Sunday, September 20, 2009

Church of Palmieri

Finally! I was at the right place at the right time to catch Pako Santiago in a bongo solo. Pako plays timbales often in Carnavalito, and will take up congas in the new incarnation of Charanga Carolina, but I especially like his sabor boricua on the bongó.

Here he is with Sajaso on Saturday, working a pretty hefty chart at the Cary Caribbean Festival: a 1967 Eddie Palmieri descarga on the Tito Puente composition "Picadillo."

Ramon Ortiz follows him on timbales, then Rafael Duque (keeper of the great blog Sentimiento Mañana) on congas.

Sound equipment was not adequate at this event. This is the first year for the all-volunteer Cary Caribbean Festival, and it was a healthy beginning, but the event would benefit next time from a stage manager and sound crew.

The best way to appreciate the music was to stand next to the bandstand, at the back of the speakers, so the sound could travel naturally to your ears. A drum has natural amplification, after all, that is the essence of a drum. Despite the audio challenges, this event was really enjoyable because of hot moments like these--another Eddie Palmieri classic, from the 1964 album Lo Que Traigo Es Sabroso:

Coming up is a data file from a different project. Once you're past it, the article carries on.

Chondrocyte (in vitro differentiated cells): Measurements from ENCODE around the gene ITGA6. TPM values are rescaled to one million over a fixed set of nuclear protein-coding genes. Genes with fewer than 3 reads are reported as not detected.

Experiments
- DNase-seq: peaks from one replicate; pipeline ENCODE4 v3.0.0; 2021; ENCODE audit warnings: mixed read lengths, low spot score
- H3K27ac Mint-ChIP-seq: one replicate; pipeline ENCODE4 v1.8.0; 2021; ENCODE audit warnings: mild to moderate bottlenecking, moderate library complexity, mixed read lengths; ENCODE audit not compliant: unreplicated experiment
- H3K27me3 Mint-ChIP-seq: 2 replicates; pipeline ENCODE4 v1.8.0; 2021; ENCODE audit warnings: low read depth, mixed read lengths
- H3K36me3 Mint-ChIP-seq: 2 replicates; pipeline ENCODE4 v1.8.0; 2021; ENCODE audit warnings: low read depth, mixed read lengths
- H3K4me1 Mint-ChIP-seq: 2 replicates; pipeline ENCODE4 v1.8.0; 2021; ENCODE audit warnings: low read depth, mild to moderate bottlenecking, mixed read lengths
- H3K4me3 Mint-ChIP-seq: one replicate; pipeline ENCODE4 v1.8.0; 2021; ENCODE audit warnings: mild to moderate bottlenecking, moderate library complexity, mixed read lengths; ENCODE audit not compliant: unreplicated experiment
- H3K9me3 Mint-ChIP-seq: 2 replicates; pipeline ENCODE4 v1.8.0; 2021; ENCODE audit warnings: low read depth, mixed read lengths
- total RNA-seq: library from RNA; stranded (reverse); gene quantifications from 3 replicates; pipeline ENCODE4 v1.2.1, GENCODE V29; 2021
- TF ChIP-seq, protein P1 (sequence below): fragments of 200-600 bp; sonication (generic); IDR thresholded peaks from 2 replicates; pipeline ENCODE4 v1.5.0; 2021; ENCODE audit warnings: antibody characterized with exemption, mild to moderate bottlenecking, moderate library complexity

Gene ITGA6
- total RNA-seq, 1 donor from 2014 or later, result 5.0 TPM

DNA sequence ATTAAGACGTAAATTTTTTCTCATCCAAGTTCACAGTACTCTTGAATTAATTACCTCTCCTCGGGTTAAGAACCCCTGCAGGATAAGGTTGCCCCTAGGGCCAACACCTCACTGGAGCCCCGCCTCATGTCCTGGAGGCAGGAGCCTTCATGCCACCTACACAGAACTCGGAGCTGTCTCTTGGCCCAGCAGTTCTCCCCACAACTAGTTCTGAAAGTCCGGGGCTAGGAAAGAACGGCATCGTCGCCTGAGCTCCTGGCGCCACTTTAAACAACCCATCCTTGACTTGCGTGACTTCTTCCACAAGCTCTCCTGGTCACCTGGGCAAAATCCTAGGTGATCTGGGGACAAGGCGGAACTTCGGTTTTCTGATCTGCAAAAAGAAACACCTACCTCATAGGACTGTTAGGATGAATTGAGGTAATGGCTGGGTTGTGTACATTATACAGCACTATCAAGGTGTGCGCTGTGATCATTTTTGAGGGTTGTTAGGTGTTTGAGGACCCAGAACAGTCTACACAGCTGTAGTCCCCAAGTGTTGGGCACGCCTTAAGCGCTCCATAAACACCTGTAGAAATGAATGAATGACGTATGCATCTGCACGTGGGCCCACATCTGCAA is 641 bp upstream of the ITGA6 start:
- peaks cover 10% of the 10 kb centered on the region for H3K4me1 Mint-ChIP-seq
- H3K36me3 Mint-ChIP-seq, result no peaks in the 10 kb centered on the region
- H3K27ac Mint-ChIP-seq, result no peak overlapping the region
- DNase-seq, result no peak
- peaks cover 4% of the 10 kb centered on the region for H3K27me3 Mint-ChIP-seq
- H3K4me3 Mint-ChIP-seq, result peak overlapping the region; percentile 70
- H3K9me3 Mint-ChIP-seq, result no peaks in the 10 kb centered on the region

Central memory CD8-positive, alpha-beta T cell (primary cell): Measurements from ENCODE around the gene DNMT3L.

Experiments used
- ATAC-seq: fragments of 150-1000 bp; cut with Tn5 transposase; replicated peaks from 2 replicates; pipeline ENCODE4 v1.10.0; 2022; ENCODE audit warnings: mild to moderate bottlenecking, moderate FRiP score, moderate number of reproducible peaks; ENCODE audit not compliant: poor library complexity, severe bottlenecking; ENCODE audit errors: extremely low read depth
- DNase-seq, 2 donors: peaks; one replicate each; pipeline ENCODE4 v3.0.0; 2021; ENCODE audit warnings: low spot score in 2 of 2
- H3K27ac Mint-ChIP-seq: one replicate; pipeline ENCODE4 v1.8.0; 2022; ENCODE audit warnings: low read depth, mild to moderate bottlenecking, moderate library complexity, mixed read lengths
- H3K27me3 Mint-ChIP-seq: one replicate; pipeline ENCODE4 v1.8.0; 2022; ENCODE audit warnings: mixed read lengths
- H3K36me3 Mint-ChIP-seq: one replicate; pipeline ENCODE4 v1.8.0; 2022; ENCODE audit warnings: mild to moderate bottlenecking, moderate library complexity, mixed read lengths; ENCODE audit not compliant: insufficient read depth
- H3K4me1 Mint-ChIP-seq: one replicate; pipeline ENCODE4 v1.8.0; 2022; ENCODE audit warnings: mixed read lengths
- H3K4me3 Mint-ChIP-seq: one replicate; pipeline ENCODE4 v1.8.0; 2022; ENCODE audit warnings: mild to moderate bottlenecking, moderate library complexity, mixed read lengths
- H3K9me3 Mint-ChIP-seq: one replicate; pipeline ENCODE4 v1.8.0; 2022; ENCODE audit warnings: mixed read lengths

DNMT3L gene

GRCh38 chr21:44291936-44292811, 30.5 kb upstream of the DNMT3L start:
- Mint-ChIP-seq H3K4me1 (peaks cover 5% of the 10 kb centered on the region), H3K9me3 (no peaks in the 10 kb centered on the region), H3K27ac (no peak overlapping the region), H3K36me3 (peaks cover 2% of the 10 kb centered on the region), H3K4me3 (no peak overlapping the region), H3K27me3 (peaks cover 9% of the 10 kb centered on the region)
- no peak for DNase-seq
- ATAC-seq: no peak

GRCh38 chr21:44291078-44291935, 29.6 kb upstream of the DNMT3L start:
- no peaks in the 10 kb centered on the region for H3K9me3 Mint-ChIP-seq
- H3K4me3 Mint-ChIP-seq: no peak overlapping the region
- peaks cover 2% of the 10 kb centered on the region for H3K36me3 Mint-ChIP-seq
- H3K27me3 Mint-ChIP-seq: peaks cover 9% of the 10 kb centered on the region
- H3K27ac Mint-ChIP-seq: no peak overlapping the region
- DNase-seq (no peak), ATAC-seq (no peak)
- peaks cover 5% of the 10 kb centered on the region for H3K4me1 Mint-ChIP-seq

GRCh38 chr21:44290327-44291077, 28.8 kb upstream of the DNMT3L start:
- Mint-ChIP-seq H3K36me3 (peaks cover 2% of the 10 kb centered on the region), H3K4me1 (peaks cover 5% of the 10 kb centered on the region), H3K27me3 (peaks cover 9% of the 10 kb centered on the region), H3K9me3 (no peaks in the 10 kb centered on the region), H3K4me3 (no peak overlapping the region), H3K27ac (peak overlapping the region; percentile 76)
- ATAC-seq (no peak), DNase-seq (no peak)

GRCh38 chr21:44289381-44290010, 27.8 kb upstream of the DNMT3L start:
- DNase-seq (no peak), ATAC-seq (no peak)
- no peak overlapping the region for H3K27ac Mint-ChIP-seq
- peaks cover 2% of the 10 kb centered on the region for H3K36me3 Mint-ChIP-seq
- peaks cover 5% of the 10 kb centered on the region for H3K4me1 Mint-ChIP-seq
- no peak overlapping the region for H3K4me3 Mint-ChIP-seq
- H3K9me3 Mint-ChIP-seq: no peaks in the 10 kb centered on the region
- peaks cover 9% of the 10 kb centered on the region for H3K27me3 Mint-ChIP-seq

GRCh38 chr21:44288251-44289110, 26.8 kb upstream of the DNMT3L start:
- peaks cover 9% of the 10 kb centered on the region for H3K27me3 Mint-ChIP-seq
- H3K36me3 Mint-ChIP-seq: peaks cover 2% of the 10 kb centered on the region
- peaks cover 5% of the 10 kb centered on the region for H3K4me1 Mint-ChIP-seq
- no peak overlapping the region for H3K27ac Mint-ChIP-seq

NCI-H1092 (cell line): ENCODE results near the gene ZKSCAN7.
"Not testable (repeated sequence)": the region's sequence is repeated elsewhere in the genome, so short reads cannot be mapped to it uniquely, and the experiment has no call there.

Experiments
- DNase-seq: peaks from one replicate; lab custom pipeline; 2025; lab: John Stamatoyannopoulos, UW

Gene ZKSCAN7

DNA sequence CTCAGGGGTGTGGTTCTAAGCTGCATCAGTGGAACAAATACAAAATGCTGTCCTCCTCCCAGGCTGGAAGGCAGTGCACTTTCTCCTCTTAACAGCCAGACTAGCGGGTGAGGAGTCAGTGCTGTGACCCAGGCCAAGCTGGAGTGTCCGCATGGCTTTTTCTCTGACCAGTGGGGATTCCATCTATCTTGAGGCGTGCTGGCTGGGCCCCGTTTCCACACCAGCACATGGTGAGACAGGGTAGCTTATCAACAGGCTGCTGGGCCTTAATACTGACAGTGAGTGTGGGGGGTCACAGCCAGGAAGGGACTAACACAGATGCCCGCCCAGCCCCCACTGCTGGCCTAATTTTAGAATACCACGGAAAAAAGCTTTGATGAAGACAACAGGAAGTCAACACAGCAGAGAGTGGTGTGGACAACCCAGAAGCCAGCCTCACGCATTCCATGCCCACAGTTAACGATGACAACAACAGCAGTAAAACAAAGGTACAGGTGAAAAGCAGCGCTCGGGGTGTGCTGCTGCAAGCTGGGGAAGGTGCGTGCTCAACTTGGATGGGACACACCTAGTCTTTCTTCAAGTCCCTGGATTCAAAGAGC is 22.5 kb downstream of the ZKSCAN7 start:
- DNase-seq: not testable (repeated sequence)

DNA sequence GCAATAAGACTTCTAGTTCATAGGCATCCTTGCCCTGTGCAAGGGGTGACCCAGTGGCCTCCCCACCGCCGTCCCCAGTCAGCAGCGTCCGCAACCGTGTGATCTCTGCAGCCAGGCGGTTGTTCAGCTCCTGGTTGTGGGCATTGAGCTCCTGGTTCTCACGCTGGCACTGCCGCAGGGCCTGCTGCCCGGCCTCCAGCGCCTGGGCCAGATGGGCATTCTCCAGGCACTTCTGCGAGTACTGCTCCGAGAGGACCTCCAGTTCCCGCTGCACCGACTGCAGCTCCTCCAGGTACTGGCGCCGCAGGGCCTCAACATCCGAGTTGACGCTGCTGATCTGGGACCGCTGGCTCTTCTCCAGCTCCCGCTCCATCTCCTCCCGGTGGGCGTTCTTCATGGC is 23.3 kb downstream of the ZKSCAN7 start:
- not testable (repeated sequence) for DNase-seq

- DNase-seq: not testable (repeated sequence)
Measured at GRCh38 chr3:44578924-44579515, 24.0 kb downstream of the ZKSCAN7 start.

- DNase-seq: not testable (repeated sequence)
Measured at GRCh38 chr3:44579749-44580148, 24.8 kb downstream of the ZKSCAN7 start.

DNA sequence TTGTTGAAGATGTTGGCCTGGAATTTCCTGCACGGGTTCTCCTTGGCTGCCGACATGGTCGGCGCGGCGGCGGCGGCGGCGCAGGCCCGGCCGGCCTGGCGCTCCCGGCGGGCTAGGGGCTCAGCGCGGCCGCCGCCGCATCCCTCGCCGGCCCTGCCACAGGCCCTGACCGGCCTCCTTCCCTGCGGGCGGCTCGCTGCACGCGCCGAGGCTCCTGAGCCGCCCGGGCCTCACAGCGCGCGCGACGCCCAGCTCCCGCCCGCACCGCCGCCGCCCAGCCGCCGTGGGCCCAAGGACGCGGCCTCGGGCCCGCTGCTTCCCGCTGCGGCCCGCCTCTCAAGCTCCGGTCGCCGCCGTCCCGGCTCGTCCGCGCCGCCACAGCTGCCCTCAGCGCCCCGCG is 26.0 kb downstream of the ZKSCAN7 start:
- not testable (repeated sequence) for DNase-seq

Frank Vila tears up the piano, then Rafael Duque solos again (more audible than in the last clip), Serena Wiley on saxophone, and then guest rumberos Cesar Cordero and Rick Radian dialogue on congas and cajon.


Rumba Sajaso

Along with the aforementioned, Jade-Lin Chue played bass, Andy Kleindienst trombone, Guillo Carias subbed on flugelhorn, and leader Ramon "Chino" Casiano performed vocals. Dominican singer Nelson [last name?], formerly of son band La Sexta Clave, played hand percussion.

girl power

No comments: